Cormac McCarthy’s novel The Road (2006) and Chilean artist Demian Schopf’s photographic exhibits embody the Baroque’s notorious contradictory nature: the baroque is at once joyful and sad. One wing of baroque expression, with historical roots in the Catholic religious baroque, is closely associated with the melancholic contemplation of ruin, death, and catastrophe. At the other end of the spectrum, there is the Deleuzian principle of becoming-minor, the program of the rebellious consumption of tradition and of re-creating existing forms. In The Road, McCarthy memorializes post-apocalyptic ruin in a grand baroque style reminiscent of Robert Burton and Sir Thomas Browne. Conversely, Schopf’s portraits of harquebus-brandishing angels and Andean dancers in colorful costumes embodying Christian and pagan figures recover the Andean mestizo baroque, one of the major expressions of the transculturating New World baroque. McCarty’s post-apocalyptic baroque meditates on death, extinction and finitude; Schopf’s joyful baroque celebrates the creativity of culture and its evolution toward greater diversity.
The city was a primary theater of Baroque rhetorical projection. At once political, anagogical, and aesthetic, from its built form to the ephemeral structures and processions that animated it, the Baroque city was shaped into a theatrical space. The city was also a microcosm, a world in miniature. Political means were directed toward the representation of civic harmony, the concordance of the civic and the celestial, and the mirror of Justice; beauty was not only an aesthetic experience, it was a sign of a harmonious society. This chapter focuses on several cities that are representative of some critical aspects of Baroque urbanism. Beginning in Rome, where many of the techniques of Baroque urban design were generated, it tracks their propagation to Paris and across France, to Germany, and finally to Amsterdam. The picture that emerges depicts those characteristics of the Baroque city that made it both unique and influential.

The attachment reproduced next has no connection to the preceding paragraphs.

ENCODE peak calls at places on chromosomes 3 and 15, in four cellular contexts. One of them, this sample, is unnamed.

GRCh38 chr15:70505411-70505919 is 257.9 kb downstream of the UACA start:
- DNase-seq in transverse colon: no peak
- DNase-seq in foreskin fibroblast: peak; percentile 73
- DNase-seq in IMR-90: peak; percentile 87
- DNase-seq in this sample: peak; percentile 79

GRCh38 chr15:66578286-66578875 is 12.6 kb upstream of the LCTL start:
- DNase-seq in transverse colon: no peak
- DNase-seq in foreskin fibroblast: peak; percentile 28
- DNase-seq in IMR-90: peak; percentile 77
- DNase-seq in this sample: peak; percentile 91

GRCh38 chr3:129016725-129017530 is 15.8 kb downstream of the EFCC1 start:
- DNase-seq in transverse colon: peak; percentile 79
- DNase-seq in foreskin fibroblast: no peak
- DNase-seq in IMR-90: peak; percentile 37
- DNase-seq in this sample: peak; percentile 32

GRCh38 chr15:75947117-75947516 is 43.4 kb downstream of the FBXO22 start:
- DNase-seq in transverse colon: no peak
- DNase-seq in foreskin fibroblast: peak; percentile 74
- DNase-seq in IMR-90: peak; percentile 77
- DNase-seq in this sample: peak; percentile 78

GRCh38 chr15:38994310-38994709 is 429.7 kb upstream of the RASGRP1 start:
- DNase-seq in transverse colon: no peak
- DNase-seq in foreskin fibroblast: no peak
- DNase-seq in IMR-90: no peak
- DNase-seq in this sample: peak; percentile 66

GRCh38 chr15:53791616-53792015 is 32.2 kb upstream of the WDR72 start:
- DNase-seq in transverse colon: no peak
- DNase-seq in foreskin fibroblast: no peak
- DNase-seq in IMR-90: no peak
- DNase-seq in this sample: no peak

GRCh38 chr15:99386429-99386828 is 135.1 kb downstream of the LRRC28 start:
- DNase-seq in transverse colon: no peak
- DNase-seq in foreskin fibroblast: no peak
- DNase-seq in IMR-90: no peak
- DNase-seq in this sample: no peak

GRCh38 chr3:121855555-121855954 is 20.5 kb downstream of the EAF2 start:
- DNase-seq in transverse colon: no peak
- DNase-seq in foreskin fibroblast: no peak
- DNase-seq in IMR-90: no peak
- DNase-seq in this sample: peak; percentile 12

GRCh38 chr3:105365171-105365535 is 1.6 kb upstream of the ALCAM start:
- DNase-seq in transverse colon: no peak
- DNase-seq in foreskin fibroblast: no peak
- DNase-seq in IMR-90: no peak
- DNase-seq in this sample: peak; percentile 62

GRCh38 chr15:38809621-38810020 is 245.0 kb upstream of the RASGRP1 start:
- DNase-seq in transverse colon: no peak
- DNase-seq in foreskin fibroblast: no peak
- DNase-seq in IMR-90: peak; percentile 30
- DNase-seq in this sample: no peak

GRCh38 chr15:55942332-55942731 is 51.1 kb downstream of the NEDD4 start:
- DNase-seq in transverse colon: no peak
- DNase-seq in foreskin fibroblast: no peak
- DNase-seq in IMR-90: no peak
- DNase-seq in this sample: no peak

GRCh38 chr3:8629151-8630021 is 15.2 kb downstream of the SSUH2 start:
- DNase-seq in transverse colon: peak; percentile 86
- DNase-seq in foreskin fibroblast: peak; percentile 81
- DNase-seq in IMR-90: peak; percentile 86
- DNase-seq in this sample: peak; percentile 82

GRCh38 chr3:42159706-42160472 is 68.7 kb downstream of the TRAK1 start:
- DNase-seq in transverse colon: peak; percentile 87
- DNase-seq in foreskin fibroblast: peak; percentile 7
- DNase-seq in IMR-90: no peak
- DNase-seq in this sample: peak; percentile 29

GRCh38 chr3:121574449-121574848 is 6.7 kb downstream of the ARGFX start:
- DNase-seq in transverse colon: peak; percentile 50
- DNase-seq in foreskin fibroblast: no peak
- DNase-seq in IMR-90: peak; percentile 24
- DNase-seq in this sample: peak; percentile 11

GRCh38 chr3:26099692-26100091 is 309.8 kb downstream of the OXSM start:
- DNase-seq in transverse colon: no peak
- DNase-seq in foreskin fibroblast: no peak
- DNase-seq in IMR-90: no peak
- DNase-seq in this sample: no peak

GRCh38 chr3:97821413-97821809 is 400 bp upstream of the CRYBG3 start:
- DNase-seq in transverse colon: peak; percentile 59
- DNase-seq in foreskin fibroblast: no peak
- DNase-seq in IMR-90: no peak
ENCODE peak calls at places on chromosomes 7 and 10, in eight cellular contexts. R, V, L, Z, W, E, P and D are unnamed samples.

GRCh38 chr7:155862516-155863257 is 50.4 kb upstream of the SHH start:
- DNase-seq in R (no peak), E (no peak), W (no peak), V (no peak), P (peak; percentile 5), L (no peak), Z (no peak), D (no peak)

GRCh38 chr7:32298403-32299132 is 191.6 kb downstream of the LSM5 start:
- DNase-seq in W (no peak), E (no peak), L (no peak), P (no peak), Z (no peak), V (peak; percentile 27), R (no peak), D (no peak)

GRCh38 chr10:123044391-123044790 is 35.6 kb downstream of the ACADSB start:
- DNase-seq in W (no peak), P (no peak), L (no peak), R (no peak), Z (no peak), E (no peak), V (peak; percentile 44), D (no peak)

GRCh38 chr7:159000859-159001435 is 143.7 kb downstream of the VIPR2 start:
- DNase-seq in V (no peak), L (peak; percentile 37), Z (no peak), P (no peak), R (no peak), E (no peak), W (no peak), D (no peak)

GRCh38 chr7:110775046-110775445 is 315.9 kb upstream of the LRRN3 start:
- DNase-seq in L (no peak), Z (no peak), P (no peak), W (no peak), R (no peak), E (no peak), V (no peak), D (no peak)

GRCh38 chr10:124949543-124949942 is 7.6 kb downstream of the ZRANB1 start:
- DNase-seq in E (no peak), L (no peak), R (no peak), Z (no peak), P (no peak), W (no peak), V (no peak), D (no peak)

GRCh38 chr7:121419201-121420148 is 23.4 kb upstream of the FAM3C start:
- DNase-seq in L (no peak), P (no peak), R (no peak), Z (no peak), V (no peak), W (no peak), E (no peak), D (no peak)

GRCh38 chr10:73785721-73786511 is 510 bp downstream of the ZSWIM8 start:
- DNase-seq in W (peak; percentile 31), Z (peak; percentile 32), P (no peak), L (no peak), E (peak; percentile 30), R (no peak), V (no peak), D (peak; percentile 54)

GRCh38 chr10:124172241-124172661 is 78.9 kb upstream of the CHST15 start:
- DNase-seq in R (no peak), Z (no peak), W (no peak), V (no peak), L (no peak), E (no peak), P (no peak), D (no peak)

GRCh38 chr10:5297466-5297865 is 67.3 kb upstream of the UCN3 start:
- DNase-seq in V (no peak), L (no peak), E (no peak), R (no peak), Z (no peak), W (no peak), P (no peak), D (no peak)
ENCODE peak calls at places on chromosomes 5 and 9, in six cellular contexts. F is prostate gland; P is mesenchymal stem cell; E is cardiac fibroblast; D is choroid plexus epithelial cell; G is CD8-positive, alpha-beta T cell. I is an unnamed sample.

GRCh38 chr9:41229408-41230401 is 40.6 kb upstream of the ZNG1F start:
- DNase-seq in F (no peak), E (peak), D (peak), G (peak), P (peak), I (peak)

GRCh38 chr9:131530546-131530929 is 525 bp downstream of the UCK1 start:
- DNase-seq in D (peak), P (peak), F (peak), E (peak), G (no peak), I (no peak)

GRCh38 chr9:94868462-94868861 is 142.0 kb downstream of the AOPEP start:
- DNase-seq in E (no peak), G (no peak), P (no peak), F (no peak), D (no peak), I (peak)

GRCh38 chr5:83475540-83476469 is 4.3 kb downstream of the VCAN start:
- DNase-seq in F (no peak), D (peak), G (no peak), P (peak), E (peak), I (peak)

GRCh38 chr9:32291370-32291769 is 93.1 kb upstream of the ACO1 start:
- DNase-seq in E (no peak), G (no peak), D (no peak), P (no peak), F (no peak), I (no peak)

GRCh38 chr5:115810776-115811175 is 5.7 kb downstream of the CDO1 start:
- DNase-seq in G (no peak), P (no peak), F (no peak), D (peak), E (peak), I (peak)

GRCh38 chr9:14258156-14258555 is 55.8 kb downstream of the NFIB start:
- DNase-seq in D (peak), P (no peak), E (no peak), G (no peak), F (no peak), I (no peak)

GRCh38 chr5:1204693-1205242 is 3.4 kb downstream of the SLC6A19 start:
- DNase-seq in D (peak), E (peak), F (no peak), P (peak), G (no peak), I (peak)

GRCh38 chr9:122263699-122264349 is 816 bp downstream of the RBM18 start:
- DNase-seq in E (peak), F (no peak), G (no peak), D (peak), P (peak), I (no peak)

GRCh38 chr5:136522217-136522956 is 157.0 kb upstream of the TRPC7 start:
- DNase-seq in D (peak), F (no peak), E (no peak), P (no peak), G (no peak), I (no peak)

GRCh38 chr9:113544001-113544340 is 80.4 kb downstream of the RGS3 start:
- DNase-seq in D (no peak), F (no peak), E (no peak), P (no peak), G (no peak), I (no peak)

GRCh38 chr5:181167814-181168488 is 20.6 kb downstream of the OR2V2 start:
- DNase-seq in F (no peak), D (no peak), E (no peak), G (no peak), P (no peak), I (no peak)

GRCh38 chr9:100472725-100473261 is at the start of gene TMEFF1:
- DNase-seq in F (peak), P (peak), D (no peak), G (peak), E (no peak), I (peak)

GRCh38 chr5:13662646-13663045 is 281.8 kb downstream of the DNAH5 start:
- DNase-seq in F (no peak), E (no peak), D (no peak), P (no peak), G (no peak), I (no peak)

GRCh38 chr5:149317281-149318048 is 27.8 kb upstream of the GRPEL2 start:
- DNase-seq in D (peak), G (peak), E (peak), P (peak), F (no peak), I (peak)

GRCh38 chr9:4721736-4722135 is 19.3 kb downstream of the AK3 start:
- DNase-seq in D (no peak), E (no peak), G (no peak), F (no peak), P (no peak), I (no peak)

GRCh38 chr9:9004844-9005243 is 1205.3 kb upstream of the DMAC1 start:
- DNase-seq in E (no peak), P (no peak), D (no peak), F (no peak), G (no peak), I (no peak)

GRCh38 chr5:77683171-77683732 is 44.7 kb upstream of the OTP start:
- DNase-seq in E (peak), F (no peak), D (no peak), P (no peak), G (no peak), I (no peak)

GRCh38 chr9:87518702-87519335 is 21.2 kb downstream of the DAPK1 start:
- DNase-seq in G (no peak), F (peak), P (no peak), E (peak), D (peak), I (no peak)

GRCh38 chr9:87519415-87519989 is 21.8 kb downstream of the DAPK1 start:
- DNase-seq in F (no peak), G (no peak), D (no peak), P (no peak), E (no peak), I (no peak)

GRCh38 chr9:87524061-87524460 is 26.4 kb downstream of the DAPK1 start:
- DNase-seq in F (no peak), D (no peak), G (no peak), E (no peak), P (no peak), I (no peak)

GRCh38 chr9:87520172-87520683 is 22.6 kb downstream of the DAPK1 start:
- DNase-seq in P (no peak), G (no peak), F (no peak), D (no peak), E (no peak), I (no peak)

Between the the late sixteenth and the mid-seventeenth century, European diplomacy undergoes a dramatic expansion. New forms of representation and negotiation—summed up in Richelieu’s call for a “constant negotiation, ceaselessly and everywhere”—result in an increasingly complicated diplomatic world. These changes in practice are discussed in theories of diplomacy, but their implications may be most clearly seen in imaginary—that is, literary—depictions of diplomacy. The chapter studies a number of moments of diplomatic confusion, in plays by Shakespeare, Calderón, and Rotrou. It shows that these plays depict the changing political and moral role of the ambassador, the relationship between diplomacy and other forms of power, and the importance of new forms of communication. The essay also explores the largely neglected role of diplomacy in modern theories of the Baroque.
Christopher D. Johnson
This entry describes how discourse in the Baroque period variously functioned as a sophisticated, often subtle, and sometimes exorbitant means of mediating between words and things, between emergent, conflicted selves, and a world perceived as illusory. Such discourse tended to prize ingenuity, learning, difficulty, and novelty. Comprising many nonfictional prose genres, from the essay to the aphorism, Baroque discourse saw the cultivation of pointed, conceited, paratactic, and digressive prose styles. Vehicles for retrospective and prospective, deductive, and inductive modes of thought, such styles drew on the classical and humanist legacy even as they helped writers express novel cultural, political, epistemological, and metaphysical concerns. Such heterogeneity aside, exemplary writers such as Burton, Browne, Marino, Balzac, Pascal, Kircher, Leibniz, Quevedo, Gracián, Sor Juana, and Sigüenza y Góngora, all cultivated versions of a prosaic “I,” a self that tried to negotiate coincidentia oppositorum and mediate information overload.
Downing A. Thomas